Screening process: New gallery puts printed works at the forefront


Photo: Elli Williams Photo: Elli Williams

Charlottesville’s newest art gallery, Telegraph, opened its doors on March 1. Pre-opening hype promised “exclusive new screenprinted poster editions” from a variety of comic book artists, and touted a sharp logo, heralding the imminent arrival of some interesting work at its Fourth Street location (just off the Mall, between O’Suzannah and C’ville Smoke Shop). It came as a pleasant surprise upon walking through Telegraph’s door to find not just a new gallery space, but a full-fledged store, carrying zines, prints, coffee table books, and graphic novels from a wide variety of contemporary mark-makers.

The gallery’s walls are nothing to sneeze at either, offering prints by a dozen emerging and newly-established artists each month, all made specifically to match Telegraph’s curatorial theme, and at the affordable price of $28 a pop.

With just one month under its belt, and upcoming shows on the way, Telegraph has already experienced remarkable success with Charlottesville’s Downtown crowd. It’s the brainchild of David Murray and Kate deNeveu, former locals who met years ago while studying at UVA, who have returned to town to settle down.

“We moved around the country a lot,” Murray said, “and wherever we were, I always had a day job in a print shop. I’ve always done illustration and t-shirt design. I’ve been running an online t-shirt business for the past seven years and Kate was doing sales at the last shop I was working at, Forward Printing in Oakland. We’d been planning on opening a shop like this, when we moved back.”

“We came back [to Charlottesville] to get married,” deNeveu said. “Both of our families live here, or nearby. We weren’t planning on moving back until summer, but then we saw this space, and said, ‘this is perfect, we have to do it here.’ We made the decision that day, and actually moved back from California early to be here.”

Each month Telegraph will ask 12 illustrators to design prints based around a single theme. For March it was Monstrous, April will be Galaxy, and May’s theme is Junk Food. The participating artists include several who have recently made their mark in the world of underground comics and illustration, such as Michael DeForge, Zak Soto, and Niv Bavarsky, in addition to lesser-known names who are just starting to have their work seen. “We met most of these artists just from traveling around, working shows with them,” Murray said. The original illustrations are sent to a printing company that pulls a hundred copies of each color layer for each print.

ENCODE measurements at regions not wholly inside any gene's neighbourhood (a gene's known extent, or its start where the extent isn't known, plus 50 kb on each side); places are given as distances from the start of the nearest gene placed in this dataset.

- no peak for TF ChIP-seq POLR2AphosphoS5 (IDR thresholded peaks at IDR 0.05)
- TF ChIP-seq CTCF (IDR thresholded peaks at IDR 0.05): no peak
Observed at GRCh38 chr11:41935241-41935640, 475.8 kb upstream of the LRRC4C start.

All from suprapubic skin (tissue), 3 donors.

The decision to branch out into zines, comics, and graphic novels was a natural one. “A lot of the artists working in this lowbrow pop style are doing a lot more than just art you can hang on your wall,” deNeveu said. While those looking for the latest fix of Batman or The Avengers are still advised to visit Atlas Comics in the Rio Hill Shopping Center, Telegraph carries a fine (and growing) selection of alternative comics, many of which are made by young artists crossing over between media, knocking down the boundaries between illustration, printmaking, zines, bookmaking, and narrative comics work.

Telegraph’s browser-friendly displays are front-loaded with funny, accessible, one-joke pamphlets (sample title: “Never Date Dudes From the Internet”), but visitors won’t have to dig deep into the store to find high-quality, contemporary work like Dash Shaw’s restlessly inventive postmodern narratives, James Kochalka’s adorably simple joke diaries, and Johnny Ryan’s merciless bad-taste assaults.

The store also carries a healthy amount of recent work by long-standing indie comics legends. Charles Burns, author of “Black Hole,” is currently turning European adventure and American romance comics into surrealist nightmares with “X’ed Out” and “The Hive.” Dan Clowes’ “Ghost World” remains perennially popular, but his recently reprinted story “The Death Ray” might be his true masterpiece. Gary Panter’s decades of mind-melting punk cubism are perhaps best sampled in the recent “Dal Tokyo” collection. All of these artists have been active since the early 1980s, and serve as godfathers to the current indie comics vanguard.

While it’s refreshing to have such work easily available in a Downtown storefront, most of Murray and deNeveu’s attention remains focused on organizing the monthly gallery installations. So far the enterprise has been wildly successful. “We’ve seen phenomenal enthusiasm,” deNeveu said. “The amount of people coming in here has been really flattering. A lot of people get excited about art that’s not in the $1,000, or even the $100 price range. We definitely have the best dollar-to-square-inch ratio for art in town.”

“We’ve sold a lot,” Murray said. “A lot of people were coming in, asking ‘who are these people, can you tell us more about their art?’ and that’s good. We want to bring artists that Charlottesville doesn’t already know about.”

Telegraph’s rough plans for the future include a Sunday Comics Day, meet-ups with local artists, and screenprinting workshops where participants can bring clothing to have an image silkscreened on it right in the store.

“It’s been great so far,” Murray said. “It’s only been a few weeks, but we already feel like we could do this for another 10 years.”

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